Heta-uma became popular in the 1980s. Works by two of the two best-known artists of the movement, illustrator Yumura Teruhiko and manga artist Ebisu Yoshikasu, are also on display in this exhibition. As well as these, a real must-see in this exhibition are those works that can be said to be the original heta-uma works, the pioneers, if you like, of the genre.
I refer, of course, to paintings by none other than the august third-generation Tokugawa Shogun, Iemitsu (1604 – 1651), as well as those by his son, fourth-generation Ietsuna (1641 – 1680).
First let’s take a look at, Iemitsu’s Usagi-zu. (Painting of a Rabbit). So…this is a rabbit? Crammed into the bottom of the frame, it looks rather more like a bug – although, granted, it does have long ears. At first glance it appears to be wearing some sort of long dress, but apparently it’s actually perched on a tree stump. As a child the shogun was tutored in art by a painter from the esteemed Kano School of painting. His Excellency either ditched classes, or this painting is deliberately bad.
Other similarly awe-inspiring works include Iemitsu’s Hou’ou-zu (Painting of a Phoenix), often mistaken for a sparrow, and Ietsuna’s mascot character-like Fowl. And to think, these paintings were mounted as scrolls and preserved for future generations as “paintings from the palace”.
Let us finally turn to some of the more “bizarre” pieces in the exhibition. These are works that are somehow “off-key”, that fail to achieve harmony, giving them a sense of the weird or uncanny.
A painter long associated with the tradition of weird art in Japan is Itō Jakuchū. In his Fukurokujū-zu (Painting of the Tall-headed God of Wealth and Longevity), the way this character’s head is stretched upward is so extreme as to be almost cute.
What’s more, as this is a scroll painting, it would have been gradually unrolled from the top when being shown to an audience. At first, a half-circle would appear, making the audience think of a Zen circle or the moon (or perhaps just a bald head, unrelieved by any features). Finally, when the face was revealed, the audience would see that it was Fukurokujū. The quizzical expression on the face of the God of Wealth and Longevity only adds to the charm.
Kishi Ganku’s (lived 1749 – 1839) Kanzan Jittoku-zu (Painting of Kanzan and Jittoku) is also an example of the bizarre. Kanzan and Jittoku are a legendary pair of monks from T’ang Dynasty China who were said to have lived in a cave. Because of their hermit-like existence, they are often depicted in Zen paintings. Although they look like a pair of beggars, they are always depicted laughing. This is creepy enough, but the way Ganku has them looking directly out of the frame takes it to the next level.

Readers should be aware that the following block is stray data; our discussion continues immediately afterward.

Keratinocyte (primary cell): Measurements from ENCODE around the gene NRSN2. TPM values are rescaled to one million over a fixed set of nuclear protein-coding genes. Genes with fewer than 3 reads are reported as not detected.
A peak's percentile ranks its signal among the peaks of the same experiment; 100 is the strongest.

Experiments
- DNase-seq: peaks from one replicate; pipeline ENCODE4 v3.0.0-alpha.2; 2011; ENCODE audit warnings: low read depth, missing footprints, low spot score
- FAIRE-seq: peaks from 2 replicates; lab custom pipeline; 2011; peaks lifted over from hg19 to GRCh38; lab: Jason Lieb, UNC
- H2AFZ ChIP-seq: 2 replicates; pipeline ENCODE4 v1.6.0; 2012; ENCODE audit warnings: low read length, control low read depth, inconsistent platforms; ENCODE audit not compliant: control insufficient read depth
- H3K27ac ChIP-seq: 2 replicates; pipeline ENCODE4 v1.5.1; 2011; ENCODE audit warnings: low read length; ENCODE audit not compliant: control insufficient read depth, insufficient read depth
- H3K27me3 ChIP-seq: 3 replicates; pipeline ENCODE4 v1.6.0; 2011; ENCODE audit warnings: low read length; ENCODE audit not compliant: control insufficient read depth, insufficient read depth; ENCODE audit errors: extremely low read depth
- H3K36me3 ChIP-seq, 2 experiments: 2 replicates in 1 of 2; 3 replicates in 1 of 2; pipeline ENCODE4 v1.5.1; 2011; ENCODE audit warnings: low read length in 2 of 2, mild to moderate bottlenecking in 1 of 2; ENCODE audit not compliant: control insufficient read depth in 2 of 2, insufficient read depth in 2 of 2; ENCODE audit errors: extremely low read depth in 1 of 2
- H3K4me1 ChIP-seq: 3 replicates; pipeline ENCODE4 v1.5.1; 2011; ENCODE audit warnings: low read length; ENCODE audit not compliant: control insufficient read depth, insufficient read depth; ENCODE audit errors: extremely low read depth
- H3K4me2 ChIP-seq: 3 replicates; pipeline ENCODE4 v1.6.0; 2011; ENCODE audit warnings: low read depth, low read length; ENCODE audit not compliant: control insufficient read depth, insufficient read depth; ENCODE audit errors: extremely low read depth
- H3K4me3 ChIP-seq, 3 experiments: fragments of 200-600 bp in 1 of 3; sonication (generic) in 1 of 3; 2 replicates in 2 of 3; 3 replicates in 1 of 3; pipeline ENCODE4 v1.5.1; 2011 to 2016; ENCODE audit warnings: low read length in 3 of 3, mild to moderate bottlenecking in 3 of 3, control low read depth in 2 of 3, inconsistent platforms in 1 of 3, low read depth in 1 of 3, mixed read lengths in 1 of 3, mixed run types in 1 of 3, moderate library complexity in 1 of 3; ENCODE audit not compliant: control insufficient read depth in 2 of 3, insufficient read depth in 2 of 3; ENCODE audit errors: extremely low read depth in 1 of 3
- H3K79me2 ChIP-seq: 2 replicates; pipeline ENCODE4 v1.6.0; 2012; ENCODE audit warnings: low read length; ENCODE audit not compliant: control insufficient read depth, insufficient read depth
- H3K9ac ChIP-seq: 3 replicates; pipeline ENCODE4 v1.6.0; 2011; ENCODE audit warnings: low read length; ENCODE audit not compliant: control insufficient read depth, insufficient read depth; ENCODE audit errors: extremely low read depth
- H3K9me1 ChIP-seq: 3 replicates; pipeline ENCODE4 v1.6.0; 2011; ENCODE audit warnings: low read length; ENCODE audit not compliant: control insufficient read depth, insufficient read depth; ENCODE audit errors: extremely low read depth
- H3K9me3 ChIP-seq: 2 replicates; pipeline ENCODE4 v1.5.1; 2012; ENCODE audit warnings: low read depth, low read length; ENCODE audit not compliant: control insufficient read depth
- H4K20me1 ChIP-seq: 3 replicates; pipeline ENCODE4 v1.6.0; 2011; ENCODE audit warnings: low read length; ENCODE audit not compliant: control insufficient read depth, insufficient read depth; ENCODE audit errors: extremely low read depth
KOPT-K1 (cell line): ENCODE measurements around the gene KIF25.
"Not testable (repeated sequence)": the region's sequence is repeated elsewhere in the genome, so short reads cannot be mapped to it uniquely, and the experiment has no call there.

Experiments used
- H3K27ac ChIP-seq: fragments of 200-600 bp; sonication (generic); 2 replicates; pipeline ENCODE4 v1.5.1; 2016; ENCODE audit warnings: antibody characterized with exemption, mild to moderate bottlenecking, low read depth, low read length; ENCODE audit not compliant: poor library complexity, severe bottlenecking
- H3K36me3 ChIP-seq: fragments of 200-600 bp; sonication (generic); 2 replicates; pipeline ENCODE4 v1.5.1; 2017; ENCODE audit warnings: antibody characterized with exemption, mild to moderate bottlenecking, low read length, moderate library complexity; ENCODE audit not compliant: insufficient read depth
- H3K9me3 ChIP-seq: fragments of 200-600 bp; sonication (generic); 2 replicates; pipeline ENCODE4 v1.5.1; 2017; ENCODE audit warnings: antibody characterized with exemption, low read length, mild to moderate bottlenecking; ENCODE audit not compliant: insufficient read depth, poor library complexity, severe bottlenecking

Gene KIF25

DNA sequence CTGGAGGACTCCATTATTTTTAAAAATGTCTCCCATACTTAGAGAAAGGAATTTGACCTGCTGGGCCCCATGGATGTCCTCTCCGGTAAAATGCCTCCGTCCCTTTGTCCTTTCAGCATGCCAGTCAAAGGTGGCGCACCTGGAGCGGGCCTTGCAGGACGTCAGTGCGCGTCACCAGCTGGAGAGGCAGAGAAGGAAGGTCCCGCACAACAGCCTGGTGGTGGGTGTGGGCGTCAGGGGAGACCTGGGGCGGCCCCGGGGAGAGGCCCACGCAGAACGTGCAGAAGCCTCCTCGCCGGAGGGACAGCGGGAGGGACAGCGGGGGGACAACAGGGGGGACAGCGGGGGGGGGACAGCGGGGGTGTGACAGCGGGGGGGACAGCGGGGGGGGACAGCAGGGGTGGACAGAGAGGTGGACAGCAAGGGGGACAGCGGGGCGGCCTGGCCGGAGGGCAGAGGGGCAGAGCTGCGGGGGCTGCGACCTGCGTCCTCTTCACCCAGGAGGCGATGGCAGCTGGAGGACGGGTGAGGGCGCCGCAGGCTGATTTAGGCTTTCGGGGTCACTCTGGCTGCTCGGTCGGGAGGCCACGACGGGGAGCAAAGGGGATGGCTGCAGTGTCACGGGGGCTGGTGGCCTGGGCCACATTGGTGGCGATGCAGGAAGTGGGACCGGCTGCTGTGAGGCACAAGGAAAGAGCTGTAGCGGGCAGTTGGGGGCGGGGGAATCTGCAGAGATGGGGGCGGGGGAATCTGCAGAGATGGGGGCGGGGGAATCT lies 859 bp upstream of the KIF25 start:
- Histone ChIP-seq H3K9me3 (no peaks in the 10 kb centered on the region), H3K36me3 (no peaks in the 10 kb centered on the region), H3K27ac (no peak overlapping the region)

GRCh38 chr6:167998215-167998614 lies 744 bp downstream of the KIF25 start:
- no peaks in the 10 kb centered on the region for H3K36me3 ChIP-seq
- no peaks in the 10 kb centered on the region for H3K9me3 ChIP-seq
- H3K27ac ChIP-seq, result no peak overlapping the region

This exhibition boasts no fewer than ten paintings of Kanzan and Jittoku (or of one, or other, of the pair). Why do such bizarre characters hold such appeal? To return to the original question, if art is supposed to be skilfully executed, beautiful and splendid, what is it that makes us want to look at the opposite – art that’s poorly executed, unattractive and dreary? Perhaps because there’s something perverse in us that simply can’t look away when faced with the grotesque and bizarre? And so, it is to satisfy precisely this perverse human tendency, that the Perverse Japanese Art: From Zen Painting to Heta-uma exhibition has been put together
※Tokugawa Iemitsu’s “Phoenix” and Kishi Ganku’s “Kanzan Jittoku-zu” will be on display during the first half of the exhibition period.
Venue: Fuchu Art Museum, 2F, Sengenchō 1-3 Fuchu, Tōkyō
Dates: Saturday, March 16 – Sunday, May 12, 2019.
Hours: 10:00〜17:00 (Entry until 16:30)
Closed: Mondays (but open on April 29 and May 6. Closed instead on Tuesday, May 7)
A graduate in Fine Arts from Tokyo Zōkei University, Makoto Murata worked in the editorial department at the magazine, Pia, before setting out as a freelance art writer. He lectures part-time at Tokyo Zōkei University and is the principal of the BankART School (post-graduate school of art) in Yokohama. He has authored a number of books on art in Japanese.
Judy Evans is a high school teacher of English and Japanese, and a Japanese-English translator. She has a Bachelor of Arts in Japanese and Art History and has studied production horticulture and landscape design. Judy has a keen interest in the internet environment and has administered websites for a number of organisations. She lives on a small farm in rural New Zealand and is a frequent visitor to Japan.